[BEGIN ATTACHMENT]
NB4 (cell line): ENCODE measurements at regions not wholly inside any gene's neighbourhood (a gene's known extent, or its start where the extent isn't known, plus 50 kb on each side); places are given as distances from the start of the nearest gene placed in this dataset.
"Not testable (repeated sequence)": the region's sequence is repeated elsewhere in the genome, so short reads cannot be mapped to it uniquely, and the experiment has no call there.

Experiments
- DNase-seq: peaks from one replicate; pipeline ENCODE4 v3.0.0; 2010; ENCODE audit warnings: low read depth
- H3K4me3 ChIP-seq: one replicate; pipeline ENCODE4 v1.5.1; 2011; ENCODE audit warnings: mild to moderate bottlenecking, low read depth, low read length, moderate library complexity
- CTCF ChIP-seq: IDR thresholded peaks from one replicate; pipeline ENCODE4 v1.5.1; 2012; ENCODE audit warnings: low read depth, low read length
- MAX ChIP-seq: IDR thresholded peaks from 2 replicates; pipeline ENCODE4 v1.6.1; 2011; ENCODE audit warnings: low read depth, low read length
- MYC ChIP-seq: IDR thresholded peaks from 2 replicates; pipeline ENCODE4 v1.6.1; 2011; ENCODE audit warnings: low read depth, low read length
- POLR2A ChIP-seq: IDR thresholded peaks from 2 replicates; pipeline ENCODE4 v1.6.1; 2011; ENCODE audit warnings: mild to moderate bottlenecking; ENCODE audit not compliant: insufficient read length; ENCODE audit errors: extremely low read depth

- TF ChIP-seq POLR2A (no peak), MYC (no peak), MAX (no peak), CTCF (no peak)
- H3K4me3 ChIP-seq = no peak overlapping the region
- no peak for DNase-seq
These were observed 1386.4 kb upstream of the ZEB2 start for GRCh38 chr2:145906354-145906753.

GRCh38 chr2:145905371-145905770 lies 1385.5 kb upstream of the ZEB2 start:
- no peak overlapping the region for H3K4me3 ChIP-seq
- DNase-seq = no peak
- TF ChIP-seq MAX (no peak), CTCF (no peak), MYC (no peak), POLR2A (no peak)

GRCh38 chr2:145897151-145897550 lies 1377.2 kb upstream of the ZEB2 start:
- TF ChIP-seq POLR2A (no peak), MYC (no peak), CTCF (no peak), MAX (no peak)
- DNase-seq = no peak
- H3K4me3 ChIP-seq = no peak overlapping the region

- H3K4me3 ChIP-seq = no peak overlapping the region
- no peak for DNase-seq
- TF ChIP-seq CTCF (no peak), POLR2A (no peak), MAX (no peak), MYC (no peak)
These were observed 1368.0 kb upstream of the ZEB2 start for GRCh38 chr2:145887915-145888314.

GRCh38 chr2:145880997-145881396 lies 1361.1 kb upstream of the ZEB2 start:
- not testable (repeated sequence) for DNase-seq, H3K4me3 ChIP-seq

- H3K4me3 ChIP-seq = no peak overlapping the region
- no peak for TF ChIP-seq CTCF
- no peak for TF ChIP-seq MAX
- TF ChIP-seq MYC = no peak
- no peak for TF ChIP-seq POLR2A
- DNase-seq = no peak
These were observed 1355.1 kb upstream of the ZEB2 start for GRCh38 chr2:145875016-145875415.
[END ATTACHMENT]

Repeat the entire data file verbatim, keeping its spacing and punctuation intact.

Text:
NB4 (cell line): ENCODE measurements at regions not wholly inside any gene's neighbourhood (a gene's known extent, or its start where the extent isn't known, plus 50 kb on each side); places are given as distances from the start of the nearest gene placed in this dataset.
"Not testable (repeated sequence)": the region's sequence is repeated elsewhere in the genome, so short reads cannot be mapped to it uniquely, and the experiment has no call there.

Experiments
- DNase-seq: peaks from one replicate; pipeline ENCODE4 v3.0.0; 2010; ENCODE audit warnings: low read depth
- H3K4me3 ChIP-seq: one replicate; pipeline ENCODE4 v1.5.1; 2011; ENCODE audit warnings: mild to moderate bottlenecking, low read depth, low read length, moderate library complexity
- CTCF ChIP-seq: IDR thresholded peaks from one replicate; pipeline ENCODE4 v1.5.1; 2012; ENCODE audit warnings: low read depth, low read length
- MAX ChIP-seq: IDR thresholded peaks from 2 replicates; pipeline ENCODE4 v1.6.1; 2011; ENCODE audit warnings: low read depth, low read length
- MYC ChIP-seq: IDR thresholded peaks from 2 replicates; pipeline ENCODE4 v1.6.1; 2011; ENCODE audit warnings: low read depth, low read length
- POLR2A ChIP-seq: IDR thresholded peaks from 2 replicates; pipeline ENCODE4 v1.6.1; 2011; ENCODE audit warnings: mild to moderate bottlenecking; ENCODE audit not compliant: insufficient read length; ENCODE audit errors: extremely low read depth

- TF ChIP-seq POLR2A (no peak), MYC (no peak), MAX (no peak), CTCF (no peak)
- H3K4me3 ChIP-seq = no peak overlapping the region
- no peak for DNase-seq
These were observed 1386.4 kb upstream of the ZEB2 start for GRCh38 chr2:145906354-145906753.

GRCh38 chr2:145905371-145905770 lies 1385.5 kb upstream of the ZEB2 start:
- no peak overlapping the region for H3K4me3 ChIP-seq
- DNase-seq = no peak
- TF ChIP-seq MAX (no peak), CTCF (no peak), MYC (no peak), POLR2A (no peak)

GRCh38 chr2:145897151-145897550 lies 1377.2 kb upstream of the ZEB2 start:
- TF ChIP-seq POLR2A (no peak), MYC (no peak), CTCF (no peak), MAX (no peak)
- DNase-seq = no peak
- H3K4me3 ChIP-seq = no peak overlapping the region

- H3K4me3 ChIP-seq = no peak overlapping the region
- no peak for DNase-seq
- TF ChIP-seq CTCF (no peak), POLR2A (no peak), MAX (no peak), MYC (no peak)
These were observed 1368.0 kb upstream of the ZEB2 start for GRCh38 chr2:145887915-145888314.

GRCh38 chr2:145880997-145881396 lies 1361.1 kb upstream of the ZEB2 start:
- not testable (repeated sequence) for DNase-seq, H3K4me3 ChIP-seq

- H3K4me3 ChIP-seq = no peak overlapping the region
- no peak for TF ChIP-seq CTCF
- no peak for TF ChIP-seq MAX
- TF ChIP-seq MYC = no peak
- no peak for TF ChIP-seq POLR2A
- DNase-seq = no peak
These were observed 1355.1 kb upstream of the ZEB2 start for GRCh38 chr2:145875016-145875415.